Monday, April 6, 2009

Our Friends at the Bank

Uganda in the mid-1990s is the setting for Thursday's documentary, Our Friends at the Bank, which shows some aspects of the tripartite negotiations within and between the government of Uganda, the World Bank, and the International Monetary Fund.

I had several teaching goals in mind when I first decided to show Our Friends at the Bank, but watching the film again yesterday, while I was also thinking about the interviewing exercises you have been working on, one more course-related question emerged: Who is the client?

The adjunct faculty and I have been discussing this issue, and I plan on devoting some class time to it when we review the Fourth of July footage together. In addition to the 10 questions that I have prepared for you (see the focus-and-feedback sheet posted on TWEN) here is another set of questions: Which relationships in the film are analogous to the attorney-client relationship, and within those relationships what are the factors that make them different from the attorney-client relationship? Please mull this over while you watch.

Responsibility to and for clients is something else for us to think about. In the 2006 film The Last King of Scotland, starring Forest Whitaker as the Ugandan dictator Idi Amin, I noticed a motif that came back to me when I first watched Our Friends at the Bank.* Several times during The Last King of Scotland the camera focuses on a mosquito. I can't be certain what the filmmaker intended the mosquito scenes to convey, but what I took from the images were messages of blood-extraction and disease.

Those messages are consistent with the role of the anti-hero, the Scottish physician Nicholas Garrigan who, even while his patient (Idi Amin) despoils the whole country, enjoys the kind of celebrity lifestyle that an uncharitable observer would describe as parasitical.

The mosquito motif does not lead me to pose any further concrete questions of my own for you at this point. I am just asking you to ponder it and, if it triggers questions in your mind around the subjects of interviewing, counseling, ad negotiating, please share them with the rest of us.

* Just to help orient you temporally, Idi Amin fell from power in 1979, approximately 15 years before the events that Our Friends at the Bank covers.

Wednesday, April 1, 2009

Fourth of July Exercise

There were some great questions in class yesterday that drew my attention to gaps in the exercise and areas that I need to explain more thoroughly. So I'm glad we have a little time to clarify the objectives, the work product, and the roles.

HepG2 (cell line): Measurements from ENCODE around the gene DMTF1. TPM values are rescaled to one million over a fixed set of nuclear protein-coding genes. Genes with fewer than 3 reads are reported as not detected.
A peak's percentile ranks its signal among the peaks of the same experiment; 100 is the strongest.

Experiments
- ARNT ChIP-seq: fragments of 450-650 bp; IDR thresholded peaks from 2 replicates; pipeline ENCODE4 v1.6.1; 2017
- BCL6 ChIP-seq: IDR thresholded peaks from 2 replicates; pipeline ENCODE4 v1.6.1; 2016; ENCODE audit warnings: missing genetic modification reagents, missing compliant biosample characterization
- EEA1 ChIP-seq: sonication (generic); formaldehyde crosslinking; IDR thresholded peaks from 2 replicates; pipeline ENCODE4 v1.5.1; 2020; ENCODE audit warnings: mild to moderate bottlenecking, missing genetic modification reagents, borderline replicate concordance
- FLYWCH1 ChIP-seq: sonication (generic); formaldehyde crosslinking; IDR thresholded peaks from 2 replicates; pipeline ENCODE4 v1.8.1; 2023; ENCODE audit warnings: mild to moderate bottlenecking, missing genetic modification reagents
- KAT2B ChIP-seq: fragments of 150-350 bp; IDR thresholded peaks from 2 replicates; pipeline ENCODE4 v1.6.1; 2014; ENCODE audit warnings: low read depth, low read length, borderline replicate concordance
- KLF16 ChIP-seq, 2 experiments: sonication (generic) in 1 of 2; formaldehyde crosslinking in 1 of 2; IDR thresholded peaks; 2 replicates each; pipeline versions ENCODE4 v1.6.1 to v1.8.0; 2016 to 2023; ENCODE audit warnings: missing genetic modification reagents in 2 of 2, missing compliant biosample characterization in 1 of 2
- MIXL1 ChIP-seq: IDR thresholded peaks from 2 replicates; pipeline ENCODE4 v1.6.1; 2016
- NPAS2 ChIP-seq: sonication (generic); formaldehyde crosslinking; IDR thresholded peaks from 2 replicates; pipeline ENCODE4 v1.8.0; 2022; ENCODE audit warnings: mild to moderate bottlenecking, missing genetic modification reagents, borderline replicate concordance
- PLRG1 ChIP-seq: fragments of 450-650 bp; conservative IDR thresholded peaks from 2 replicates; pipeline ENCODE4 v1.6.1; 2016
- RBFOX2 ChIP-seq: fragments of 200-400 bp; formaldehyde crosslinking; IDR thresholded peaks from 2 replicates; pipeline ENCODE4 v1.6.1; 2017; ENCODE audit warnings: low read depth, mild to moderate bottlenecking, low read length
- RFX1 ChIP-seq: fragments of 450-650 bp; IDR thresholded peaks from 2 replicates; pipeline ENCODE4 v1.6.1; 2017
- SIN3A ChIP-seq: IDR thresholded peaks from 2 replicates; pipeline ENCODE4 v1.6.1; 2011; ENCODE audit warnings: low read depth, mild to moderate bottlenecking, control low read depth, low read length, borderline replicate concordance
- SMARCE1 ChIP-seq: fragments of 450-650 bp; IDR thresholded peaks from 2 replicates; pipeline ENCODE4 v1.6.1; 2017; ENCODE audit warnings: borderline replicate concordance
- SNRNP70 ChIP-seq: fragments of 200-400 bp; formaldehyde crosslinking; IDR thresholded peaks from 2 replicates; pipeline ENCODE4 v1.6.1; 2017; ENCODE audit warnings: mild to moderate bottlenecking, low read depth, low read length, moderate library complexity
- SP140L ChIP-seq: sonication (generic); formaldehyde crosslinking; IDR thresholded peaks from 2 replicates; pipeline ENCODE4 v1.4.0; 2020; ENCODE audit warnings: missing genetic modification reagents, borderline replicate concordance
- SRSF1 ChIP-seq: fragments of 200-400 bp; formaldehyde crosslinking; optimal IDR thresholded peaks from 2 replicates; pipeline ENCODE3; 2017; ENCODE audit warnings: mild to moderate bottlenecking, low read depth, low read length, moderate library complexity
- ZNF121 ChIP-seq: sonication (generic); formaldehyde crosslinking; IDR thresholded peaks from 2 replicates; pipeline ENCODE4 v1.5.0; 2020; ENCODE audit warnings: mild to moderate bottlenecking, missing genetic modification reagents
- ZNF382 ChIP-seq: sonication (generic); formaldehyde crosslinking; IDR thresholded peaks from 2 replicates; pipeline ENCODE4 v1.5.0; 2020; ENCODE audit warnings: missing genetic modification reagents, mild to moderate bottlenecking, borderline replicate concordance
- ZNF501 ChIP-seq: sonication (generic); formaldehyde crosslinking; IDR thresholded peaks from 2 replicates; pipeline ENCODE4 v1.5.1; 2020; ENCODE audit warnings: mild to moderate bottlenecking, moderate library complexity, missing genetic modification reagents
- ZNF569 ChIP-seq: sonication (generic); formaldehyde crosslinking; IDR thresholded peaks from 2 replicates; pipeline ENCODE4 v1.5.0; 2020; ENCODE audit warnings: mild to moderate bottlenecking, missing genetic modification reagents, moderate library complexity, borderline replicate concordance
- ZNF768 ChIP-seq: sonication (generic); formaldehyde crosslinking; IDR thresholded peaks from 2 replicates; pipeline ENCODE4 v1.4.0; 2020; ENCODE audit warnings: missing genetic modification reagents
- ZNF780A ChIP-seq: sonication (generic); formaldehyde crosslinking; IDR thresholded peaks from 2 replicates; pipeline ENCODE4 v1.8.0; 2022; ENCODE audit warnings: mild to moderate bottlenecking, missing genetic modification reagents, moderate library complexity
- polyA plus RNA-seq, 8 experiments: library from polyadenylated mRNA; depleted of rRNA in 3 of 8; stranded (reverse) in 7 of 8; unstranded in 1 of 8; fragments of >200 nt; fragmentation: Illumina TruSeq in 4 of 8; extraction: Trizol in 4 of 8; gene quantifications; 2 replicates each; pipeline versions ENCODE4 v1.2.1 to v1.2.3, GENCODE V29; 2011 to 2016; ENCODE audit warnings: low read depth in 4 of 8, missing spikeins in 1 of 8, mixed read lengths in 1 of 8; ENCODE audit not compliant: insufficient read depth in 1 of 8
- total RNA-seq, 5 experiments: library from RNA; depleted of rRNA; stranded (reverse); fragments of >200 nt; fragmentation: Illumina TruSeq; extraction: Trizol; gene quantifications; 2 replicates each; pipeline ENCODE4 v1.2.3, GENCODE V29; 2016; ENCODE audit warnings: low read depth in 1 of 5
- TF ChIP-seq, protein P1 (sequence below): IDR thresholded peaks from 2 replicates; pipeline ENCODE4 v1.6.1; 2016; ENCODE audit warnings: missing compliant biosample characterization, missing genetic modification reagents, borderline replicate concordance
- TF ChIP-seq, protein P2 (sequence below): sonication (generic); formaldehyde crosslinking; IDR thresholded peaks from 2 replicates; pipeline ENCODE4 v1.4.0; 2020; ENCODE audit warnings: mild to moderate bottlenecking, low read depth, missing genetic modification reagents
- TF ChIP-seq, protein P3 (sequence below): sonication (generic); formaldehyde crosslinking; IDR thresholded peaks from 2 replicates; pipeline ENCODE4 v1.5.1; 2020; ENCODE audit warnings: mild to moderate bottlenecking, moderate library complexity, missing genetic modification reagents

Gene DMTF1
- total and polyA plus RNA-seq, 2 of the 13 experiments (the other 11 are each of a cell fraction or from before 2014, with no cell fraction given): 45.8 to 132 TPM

If, after reading the following, you still have questions please feel free to e-mail me. I realise that time is of the essence and I'd like to reply promptly. Right now I'm having trouble accessing my UConn e-mail from home, so send your questions to That way I can respond even while I'm at home.

Objectives and Work Product
When I designed the syllabus I envisioned two items of gradable work product coming out of this exercise, namely a settlement agreement and a reflective memorandum. Generating a settlement agreement, however, would demand considerable negotiation. Practice is immensely beneficial and you would reap real educational benefit from another Balance of Power-like experience. But crafting a settlement agreement would probably take more time than I can fairly ask of you and, given the fact that you do have other classes and a life outside of law school, would be unduly burdensome. So no settlement agreement.

I still want the reflective memorandum, but instead of a settlement agreement I would like you to write an office memorandum, the kind of detailed memo you would put in the file to refresh your memory the next time you pick it up, or to explain the case to a colleague who is picking up the file for the first time. So there are two possible audiences for this office/file memo: yourself and your colleagues.

Now, even though I do not require a negotiated settlement it would be helpful for you to converse with one another informally. Yesterday evening after class one of the adjunct faculty, Attorney Mike Harrington, mentioned to me that the second round of meetings (when you counsel your respective clients) will be more productive and realistic if you have talked to one another beforehand. For example, those of you representing the Town Manager could check in with counsel for the parade organizer and the chair of the protest committee. Mike is absolutely right, so please do sound out your counterparts in other teams so get a sense of what their clients want.

Getting back to the gradable work product, what should the office/file memo look like? As in real life, this document should reflect the substance of your conversations with your client. It should be no more than five pages long, double-spaced, in 12-point Times New Roman font. At the top of the document you should write "memorandum." In the "to" line write "file," and in the "from" line write your name. The subject line should state the name of your client.

In our exercise, Attorney Mike Harrington is playing the role of the Town Manager, Michael Bartolo. Attorney Karla Turekian's character is Alex Sachs, the parade organizer. Attorney Thomas Jones will star as Joseph Kelly, the chair of the anti-war group Amherst Committee for Peace and Justice (ACPAJ, pronounced ack-paj).

In addition to the documents on TWEN, you might want to do some additional background reading to get a sense of the real-life parade dispute. So here are the sites that flashed before your eyes briefly in class:

For the minutes of the Select Board meeting click here.

To browse the Amherst Bulletin's news, columns, and letters to the editor you can use the paper's search engine.

For the relevant post on the Only in the Republic of Amherst blog click here.